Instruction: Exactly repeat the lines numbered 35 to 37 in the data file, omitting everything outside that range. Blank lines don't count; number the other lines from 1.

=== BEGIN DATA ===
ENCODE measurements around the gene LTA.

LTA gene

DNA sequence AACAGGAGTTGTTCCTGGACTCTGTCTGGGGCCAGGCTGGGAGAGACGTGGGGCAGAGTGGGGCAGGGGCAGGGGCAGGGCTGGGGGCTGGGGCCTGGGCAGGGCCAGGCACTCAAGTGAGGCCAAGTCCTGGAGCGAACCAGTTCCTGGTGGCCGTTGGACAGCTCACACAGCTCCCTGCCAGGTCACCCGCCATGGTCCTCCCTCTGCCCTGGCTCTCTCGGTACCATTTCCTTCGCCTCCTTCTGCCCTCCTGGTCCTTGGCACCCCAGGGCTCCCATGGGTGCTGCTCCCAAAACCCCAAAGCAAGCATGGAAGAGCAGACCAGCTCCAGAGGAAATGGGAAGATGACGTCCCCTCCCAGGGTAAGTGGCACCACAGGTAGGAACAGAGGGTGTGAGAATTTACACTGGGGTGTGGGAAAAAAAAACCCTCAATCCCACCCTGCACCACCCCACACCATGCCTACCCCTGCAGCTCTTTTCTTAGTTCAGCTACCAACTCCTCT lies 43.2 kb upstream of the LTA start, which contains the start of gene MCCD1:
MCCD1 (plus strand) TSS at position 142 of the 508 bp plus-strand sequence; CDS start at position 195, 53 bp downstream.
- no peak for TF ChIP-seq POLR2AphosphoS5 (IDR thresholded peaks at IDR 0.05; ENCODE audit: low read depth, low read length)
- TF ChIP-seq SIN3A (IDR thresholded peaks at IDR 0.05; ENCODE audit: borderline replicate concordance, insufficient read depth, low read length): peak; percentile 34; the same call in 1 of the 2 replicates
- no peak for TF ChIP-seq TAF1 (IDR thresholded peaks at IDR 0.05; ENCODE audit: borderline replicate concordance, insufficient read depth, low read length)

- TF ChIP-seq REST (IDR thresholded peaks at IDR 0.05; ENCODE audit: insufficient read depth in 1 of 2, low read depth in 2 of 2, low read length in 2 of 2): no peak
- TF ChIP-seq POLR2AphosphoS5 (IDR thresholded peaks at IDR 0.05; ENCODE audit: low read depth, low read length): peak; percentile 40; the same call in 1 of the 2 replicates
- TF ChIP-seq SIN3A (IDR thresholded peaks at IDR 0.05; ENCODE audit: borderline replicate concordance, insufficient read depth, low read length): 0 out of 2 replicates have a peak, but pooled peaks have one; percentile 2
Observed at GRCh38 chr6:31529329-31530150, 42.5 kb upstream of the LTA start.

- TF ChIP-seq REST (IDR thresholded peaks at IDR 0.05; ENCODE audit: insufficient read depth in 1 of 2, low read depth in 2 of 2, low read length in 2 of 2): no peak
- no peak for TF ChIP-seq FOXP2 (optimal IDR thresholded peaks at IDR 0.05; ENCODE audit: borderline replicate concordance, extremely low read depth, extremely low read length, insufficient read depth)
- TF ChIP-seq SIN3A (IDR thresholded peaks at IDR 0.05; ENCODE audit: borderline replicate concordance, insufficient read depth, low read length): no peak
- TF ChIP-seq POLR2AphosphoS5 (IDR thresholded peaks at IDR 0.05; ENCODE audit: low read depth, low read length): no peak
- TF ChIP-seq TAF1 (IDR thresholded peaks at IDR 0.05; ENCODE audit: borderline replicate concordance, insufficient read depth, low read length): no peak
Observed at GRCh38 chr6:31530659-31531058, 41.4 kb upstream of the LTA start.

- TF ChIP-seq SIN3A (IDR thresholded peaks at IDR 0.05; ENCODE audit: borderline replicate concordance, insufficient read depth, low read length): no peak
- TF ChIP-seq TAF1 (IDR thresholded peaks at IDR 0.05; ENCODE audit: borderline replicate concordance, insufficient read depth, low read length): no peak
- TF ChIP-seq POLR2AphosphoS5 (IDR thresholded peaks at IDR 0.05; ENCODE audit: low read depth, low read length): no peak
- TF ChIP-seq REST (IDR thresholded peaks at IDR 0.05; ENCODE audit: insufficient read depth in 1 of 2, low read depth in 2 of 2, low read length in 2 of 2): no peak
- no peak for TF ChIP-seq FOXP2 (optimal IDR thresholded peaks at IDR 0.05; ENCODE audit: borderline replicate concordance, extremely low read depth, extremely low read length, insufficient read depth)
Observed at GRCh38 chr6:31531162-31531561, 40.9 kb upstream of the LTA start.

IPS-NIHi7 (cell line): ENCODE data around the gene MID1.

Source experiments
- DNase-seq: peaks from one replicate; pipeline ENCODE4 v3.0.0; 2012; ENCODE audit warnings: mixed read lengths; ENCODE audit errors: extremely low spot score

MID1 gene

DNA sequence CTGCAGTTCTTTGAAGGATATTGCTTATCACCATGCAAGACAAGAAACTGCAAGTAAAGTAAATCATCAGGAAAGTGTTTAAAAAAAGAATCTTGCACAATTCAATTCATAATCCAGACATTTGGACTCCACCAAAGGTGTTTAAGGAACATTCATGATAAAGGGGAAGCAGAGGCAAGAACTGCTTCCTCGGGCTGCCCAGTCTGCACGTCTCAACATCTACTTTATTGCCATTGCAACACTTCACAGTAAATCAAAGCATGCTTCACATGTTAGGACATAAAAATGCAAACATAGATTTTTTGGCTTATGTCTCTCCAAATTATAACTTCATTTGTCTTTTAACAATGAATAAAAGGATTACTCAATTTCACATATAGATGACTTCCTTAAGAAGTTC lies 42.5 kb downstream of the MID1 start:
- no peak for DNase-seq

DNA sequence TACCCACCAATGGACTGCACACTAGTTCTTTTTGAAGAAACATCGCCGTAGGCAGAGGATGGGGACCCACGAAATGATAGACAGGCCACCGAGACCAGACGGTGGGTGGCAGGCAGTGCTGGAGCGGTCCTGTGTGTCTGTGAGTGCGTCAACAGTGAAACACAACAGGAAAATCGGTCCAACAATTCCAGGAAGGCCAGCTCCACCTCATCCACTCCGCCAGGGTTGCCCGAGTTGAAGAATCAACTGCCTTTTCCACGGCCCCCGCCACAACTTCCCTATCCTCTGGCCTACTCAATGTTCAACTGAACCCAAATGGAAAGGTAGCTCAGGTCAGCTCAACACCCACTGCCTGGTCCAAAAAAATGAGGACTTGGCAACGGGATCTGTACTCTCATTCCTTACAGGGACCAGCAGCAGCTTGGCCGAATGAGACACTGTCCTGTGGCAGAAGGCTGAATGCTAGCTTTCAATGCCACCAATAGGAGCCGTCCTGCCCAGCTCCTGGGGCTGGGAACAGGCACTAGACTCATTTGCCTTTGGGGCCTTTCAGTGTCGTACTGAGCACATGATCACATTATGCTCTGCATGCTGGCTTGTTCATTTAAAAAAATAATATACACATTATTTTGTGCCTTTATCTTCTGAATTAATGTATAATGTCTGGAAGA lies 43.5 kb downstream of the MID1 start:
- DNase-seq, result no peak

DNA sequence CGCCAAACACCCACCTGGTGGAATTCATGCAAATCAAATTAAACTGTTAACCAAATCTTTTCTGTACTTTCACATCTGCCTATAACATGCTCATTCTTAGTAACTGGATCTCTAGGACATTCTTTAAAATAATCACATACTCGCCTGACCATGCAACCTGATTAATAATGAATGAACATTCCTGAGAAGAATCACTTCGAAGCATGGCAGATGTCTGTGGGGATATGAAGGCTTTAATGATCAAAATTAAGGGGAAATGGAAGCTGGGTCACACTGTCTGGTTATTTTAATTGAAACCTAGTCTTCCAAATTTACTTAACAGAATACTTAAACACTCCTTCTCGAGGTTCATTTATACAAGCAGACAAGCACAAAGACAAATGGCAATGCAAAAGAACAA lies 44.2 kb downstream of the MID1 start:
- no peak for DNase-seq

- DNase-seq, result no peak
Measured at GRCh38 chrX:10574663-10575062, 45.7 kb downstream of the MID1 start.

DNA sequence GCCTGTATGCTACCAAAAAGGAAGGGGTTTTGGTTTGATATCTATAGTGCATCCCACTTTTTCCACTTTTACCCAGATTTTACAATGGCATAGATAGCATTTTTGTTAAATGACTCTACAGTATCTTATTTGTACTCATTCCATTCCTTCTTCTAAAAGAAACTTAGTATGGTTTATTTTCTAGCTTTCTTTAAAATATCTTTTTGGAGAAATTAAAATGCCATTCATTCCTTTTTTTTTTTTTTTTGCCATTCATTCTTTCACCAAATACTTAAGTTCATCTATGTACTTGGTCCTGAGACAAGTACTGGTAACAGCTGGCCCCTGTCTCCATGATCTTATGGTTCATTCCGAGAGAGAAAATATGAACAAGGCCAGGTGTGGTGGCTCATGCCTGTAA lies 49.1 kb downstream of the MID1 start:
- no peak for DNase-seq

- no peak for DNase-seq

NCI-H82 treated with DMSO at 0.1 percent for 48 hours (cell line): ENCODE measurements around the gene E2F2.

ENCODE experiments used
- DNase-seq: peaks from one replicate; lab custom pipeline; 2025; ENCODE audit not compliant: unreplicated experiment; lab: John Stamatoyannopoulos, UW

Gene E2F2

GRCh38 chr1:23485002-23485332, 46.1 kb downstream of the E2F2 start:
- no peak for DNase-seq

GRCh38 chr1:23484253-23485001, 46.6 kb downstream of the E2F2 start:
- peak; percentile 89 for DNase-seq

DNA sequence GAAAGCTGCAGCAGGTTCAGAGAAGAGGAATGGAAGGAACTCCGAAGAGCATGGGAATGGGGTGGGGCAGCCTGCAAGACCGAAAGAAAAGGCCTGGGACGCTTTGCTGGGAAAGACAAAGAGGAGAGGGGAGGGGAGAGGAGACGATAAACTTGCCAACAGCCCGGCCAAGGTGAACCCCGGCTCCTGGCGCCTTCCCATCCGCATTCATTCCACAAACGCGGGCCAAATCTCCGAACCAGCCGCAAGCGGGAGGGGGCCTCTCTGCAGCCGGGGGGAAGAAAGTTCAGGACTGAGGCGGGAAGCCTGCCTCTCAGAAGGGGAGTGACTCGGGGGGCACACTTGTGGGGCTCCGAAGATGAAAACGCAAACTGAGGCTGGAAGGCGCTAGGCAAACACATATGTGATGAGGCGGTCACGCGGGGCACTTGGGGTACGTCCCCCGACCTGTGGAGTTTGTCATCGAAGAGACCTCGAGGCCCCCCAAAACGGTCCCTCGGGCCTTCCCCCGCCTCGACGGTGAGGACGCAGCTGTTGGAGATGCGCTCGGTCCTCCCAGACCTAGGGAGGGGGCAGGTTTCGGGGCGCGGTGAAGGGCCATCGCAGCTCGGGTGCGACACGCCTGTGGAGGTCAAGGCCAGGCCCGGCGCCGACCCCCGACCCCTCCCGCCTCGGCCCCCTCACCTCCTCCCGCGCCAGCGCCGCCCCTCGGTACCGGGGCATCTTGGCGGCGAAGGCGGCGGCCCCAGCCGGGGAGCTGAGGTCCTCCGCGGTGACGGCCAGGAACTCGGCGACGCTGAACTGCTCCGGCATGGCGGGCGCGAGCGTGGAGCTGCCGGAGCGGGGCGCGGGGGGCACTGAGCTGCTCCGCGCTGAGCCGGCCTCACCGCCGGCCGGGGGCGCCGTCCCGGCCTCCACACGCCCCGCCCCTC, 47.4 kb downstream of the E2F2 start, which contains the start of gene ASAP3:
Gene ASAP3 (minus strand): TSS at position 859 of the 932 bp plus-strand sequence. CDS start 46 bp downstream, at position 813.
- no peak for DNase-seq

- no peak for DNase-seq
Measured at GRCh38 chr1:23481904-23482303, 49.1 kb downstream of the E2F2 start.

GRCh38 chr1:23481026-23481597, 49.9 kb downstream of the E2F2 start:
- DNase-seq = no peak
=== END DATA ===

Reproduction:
Measured at GRCh38 chrX:10574663-10575062, 45.7 kb downstream of the MID1 start.

DNA sequence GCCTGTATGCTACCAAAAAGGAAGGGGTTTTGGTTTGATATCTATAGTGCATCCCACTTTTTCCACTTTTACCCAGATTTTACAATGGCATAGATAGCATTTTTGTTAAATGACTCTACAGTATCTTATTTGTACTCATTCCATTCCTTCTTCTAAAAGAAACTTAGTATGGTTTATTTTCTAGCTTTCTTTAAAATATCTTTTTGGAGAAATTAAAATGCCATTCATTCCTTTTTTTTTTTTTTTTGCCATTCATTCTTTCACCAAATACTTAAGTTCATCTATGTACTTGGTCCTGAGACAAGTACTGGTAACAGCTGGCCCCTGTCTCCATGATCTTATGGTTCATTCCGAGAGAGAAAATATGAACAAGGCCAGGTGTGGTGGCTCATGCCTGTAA lies 49.1 kb downstream of the MID1 start:
- no peak for DNase-seq